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The skeleton of a young woman, stabbed to death by a single blow to the abdomen some twenty-plus years earlier, is found in a shallow grave near an old abandoned church in Northern Ireland. Then, assistant pathologist Andrew Jones meets a mysterious young woman in a café, and later her wealthy industrialist father and his wife are found dead in their home, single stab wounds to the abdomen. Can murders more than twenty years apart be related or is it just a coincidence. Chief Inspector Jim Sheehan doesn’t believe in coincidences. He also doesn’t believe in the actual existence of evil spirits, but as the case unfolds, his beliefs are shaken to the core.

The Coven Murders by Brian O’Hare is a chilling mystery/thriller, featuring good solid police work, exciting confrontations, and a bit of the supernatural that will keep you flipping pages until the stunning surprise ending. I’ve read other Inspector Sheehan mysteries, and enjoyed them, but this one leaves its predecessors in the dust.

I received a free copy of this book in exchange for my unbiased review. Loved it. I give it four and a half stars.

Review of ‘Fireplay’

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On patrol with the US Marines, Aussie reporter, Jack Emery, encounters a lone jihadist who attacks their convoy. Before he’s taken out, he talks of issues at a prison camp run by a marine unit. When Jack and his buddies arrive at the base, he uncovers a secret that many dangerous people are willing to go to any lengths—including killing him—to keep hidden.

Fireplay is a novella in the Jack Emery thriller series by Steve P. Vincent that moves at light speed from an explosive opening to an equally explosive conclusion. It explores official corruption and double-dealing but doesn’t scrimp on the hot action. I received a free copy of this book. I give it four stars.

Review of ‘Sean Wants to be Messi’

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Sean loves soccer as much as he hates math, and it seems that nothing his mother can do will change that. She enrolls him in a soccer course, and he eventually overcomes his shyness and plays, scoring several goals. His dreams of becoming like his hero, Leo Messi, cause him to figure out how much money he would have to make in order to buy his mother an expensive house, and voila, he learns that math has a role to play even in an athlete’s life.

Sean Wants to be Messi by Tanya Preminger is a great book for youngsters, using fantastic art and a compelling story that will not only entertain young readers, but provide a lesson on the importance of education. I received a complimentary copy of this book which I give five stars. A stunning addition to your young reader’s library.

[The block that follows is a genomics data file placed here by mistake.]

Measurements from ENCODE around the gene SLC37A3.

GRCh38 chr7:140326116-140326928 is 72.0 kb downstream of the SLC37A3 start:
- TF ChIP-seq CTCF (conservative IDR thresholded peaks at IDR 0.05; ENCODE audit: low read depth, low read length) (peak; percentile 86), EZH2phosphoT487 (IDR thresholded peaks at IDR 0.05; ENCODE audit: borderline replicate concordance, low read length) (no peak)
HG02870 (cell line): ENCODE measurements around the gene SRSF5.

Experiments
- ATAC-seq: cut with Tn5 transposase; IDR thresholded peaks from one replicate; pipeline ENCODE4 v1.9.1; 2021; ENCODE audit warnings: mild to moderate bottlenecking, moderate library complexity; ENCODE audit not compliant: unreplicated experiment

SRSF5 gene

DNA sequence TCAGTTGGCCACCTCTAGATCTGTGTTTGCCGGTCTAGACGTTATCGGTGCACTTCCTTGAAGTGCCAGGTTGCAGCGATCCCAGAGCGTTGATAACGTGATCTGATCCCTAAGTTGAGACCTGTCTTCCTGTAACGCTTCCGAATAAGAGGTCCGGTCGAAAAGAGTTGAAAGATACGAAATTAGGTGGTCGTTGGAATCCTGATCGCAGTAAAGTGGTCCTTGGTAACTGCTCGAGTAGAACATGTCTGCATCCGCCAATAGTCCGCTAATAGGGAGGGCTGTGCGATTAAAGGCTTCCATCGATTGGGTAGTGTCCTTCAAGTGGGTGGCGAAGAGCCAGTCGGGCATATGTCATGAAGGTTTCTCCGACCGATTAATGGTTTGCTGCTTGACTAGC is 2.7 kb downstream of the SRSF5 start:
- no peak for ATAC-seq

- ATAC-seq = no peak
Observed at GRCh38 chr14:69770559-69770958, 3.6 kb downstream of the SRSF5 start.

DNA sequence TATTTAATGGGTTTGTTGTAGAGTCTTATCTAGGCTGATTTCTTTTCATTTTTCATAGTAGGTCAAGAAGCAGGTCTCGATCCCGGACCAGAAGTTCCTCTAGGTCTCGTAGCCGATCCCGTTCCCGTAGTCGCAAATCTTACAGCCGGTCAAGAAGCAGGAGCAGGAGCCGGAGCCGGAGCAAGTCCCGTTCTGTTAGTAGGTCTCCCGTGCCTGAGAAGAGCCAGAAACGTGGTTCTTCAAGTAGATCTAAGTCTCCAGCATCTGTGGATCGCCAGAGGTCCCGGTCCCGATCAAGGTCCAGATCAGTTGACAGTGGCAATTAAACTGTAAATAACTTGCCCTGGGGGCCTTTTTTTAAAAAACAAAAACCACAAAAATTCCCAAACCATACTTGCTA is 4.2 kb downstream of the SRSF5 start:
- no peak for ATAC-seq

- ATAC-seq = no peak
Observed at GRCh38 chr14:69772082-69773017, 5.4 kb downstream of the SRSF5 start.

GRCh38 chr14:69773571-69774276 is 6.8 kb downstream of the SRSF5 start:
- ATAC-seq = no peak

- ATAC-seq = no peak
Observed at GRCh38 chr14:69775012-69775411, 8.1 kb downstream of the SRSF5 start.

I give it five stars.

Review of ‘Cat Killed a Rat’

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Luther Plunkett is a slightly bent construction contractor who, along with his even more crooked brother, Evan, is trying to get the town council of Ponderosa Pines to merge with a neighboring town. Lined up against him are Emmaline (EV) Valentino, one of the town’s elders, and Chloe LaRue, the anonymous author of the town’s gossip column, When Luther dies after falling (being pushed) from a ladder in a church where he was working on a job, because he and EV had had a very public spat just hours before his untimely demise, she is the prime suspect. Homicide detective, Nate Harper, back in his home town recuperating from an on-the-job injury, is tasked with finding the killer. The problem is, though, he has a history with Chloe.

Residents of Ponderosa Pines begin to take sides on the issue, depending upon whether or not they like or dislike EV, and when Evan, who also had a very public spat with EV, is found dead in his home, the heat on EV is ratcheted up several degrees. She and Chloe then realize that if her reputation is to be salvaged, and her freedom assured, they must solve the crime.

Cat Killed a Rat by mother-daughter writing team Erin Lynn and ReGina Welling is a cozy mystery that has all you need to pass the time on a cold winter day sitting in front of a cozy fire. Clues and red herrings pile up as high as your chin, and the authors keep you guessing until the killer is found—and, you’ll be surprised when this happens, but it comes at you completely unexpected. Not that there aren’t clues, it’s just that they’ve done such a fantastic job of masking them.

I received a complimentary copy of this book in exchange for my review. I loved it. I give it five stars.